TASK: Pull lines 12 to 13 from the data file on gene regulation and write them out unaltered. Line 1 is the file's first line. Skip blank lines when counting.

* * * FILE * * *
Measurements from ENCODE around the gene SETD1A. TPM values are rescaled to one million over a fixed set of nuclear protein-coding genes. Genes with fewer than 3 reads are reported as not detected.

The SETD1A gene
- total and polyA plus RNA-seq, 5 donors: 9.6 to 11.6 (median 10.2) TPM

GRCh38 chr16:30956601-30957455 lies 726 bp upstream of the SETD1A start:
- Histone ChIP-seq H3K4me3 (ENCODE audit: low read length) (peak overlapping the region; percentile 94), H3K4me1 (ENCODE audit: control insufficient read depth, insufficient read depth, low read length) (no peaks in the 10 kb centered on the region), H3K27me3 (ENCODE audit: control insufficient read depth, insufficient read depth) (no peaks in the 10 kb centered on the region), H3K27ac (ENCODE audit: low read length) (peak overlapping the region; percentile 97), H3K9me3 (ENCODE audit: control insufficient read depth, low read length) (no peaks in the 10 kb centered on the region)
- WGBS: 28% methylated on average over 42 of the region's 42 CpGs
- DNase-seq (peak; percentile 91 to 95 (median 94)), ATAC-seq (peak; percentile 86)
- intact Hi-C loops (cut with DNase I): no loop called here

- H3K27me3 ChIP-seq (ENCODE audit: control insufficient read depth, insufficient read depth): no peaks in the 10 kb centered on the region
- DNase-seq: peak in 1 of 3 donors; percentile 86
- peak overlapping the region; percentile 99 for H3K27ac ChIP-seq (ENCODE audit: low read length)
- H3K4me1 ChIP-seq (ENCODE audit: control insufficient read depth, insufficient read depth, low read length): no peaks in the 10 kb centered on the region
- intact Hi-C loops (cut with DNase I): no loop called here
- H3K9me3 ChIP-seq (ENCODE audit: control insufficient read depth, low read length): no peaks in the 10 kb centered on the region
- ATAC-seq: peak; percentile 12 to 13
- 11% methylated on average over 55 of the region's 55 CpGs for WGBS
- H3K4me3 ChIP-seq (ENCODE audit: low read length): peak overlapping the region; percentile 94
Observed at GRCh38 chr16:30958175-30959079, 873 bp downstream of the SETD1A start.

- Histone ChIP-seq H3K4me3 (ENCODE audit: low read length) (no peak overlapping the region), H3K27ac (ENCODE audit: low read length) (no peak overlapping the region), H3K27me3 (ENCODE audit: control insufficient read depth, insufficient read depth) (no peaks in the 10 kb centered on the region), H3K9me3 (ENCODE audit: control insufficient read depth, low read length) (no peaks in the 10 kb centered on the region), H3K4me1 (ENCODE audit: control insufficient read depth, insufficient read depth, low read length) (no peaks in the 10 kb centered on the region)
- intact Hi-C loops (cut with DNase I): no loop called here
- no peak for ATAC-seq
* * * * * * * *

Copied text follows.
- H3K4me1 ChIP-seq (ENCODE audit: control insufficient read depth, insufficient read depth, low read length): no peaks in the 10 kb centered on the region
- intact Hi-C loops (cut with DNase I): no loop called here